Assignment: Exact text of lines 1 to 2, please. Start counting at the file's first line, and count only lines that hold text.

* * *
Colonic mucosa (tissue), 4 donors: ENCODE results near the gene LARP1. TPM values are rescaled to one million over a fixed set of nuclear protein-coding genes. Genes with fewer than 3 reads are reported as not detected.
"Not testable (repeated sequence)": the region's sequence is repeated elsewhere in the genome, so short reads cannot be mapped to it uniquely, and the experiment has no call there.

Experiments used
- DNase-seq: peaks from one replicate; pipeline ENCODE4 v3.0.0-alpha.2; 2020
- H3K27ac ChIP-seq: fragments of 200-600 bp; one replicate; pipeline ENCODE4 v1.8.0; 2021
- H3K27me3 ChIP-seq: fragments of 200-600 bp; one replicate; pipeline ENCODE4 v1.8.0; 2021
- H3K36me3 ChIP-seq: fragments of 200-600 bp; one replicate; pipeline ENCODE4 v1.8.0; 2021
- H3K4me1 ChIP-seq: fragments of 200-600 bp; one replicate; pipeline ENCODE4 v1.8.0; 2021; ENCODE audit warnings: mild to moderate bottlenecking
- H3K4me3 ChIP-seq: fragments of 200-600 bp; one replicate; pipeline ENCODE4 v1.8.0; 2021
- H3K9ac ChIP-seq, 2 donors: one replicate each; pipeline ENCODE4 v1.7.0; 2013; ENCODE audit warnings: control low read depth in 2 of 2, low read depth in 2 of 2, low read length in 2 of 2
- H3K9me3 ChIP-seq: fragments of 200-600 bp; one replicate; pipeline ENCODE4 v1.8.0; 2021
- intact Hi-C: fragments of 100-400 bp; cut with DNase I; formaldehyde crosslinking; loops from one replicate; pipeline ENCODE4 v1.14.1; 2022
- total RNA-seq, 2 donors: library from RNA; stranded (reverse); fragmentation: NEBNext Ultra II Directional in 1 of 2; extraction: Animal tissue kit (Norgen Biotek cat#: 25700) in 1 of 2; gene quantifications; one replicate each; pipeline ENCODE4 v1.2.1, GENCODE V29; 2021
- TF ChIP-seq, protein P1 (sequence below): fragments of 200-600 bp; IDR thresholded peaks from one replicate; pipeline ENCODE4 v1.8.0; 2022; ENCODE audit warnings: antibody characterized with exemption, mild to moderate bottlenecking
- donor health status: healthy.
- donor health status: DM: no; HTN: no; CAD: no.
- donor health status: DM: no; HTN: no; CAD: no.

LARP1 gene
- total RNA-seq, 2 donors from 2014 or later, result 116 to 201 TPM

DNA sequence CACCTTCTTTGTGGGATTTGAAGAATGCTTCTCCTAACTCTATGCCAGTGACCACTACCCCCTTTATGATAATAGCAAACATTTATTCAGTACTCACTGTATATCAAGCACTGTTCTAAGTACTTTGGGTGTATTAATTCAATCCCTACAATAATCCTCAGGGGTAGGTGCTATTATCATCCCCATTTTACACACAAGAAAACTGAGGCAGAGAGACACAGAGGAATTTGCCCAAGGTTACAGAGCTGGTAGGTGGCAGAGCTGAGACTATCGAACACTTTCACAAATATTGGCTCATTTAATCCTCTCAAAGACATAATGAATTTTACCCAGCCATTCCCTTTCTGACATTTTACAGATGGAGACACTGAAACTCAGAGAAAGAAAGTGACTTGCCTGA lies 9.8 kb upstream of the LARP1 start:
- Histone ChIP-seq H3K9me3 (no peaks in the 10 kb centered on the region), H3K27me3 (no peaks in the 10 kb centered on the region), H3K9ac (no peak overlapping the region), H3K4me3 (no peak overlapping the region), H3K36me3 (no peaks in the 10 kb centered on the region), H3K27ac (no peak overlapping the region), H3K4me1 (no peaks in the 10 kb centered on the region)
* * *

Colonic mucosa (tissue), 4 donors: ENCODE results near the gene LARP1. TPM values are rescaled to one million over a fixed set of nuclear protein-coding genes. Genes with fewer than 3 reads are reported as not detected.
"Not testable (repeated sequence)": the region's sequence is repeated elsewhere in the genome, so short reads cannot be mapped to it uniquely, and the experiment has no call there.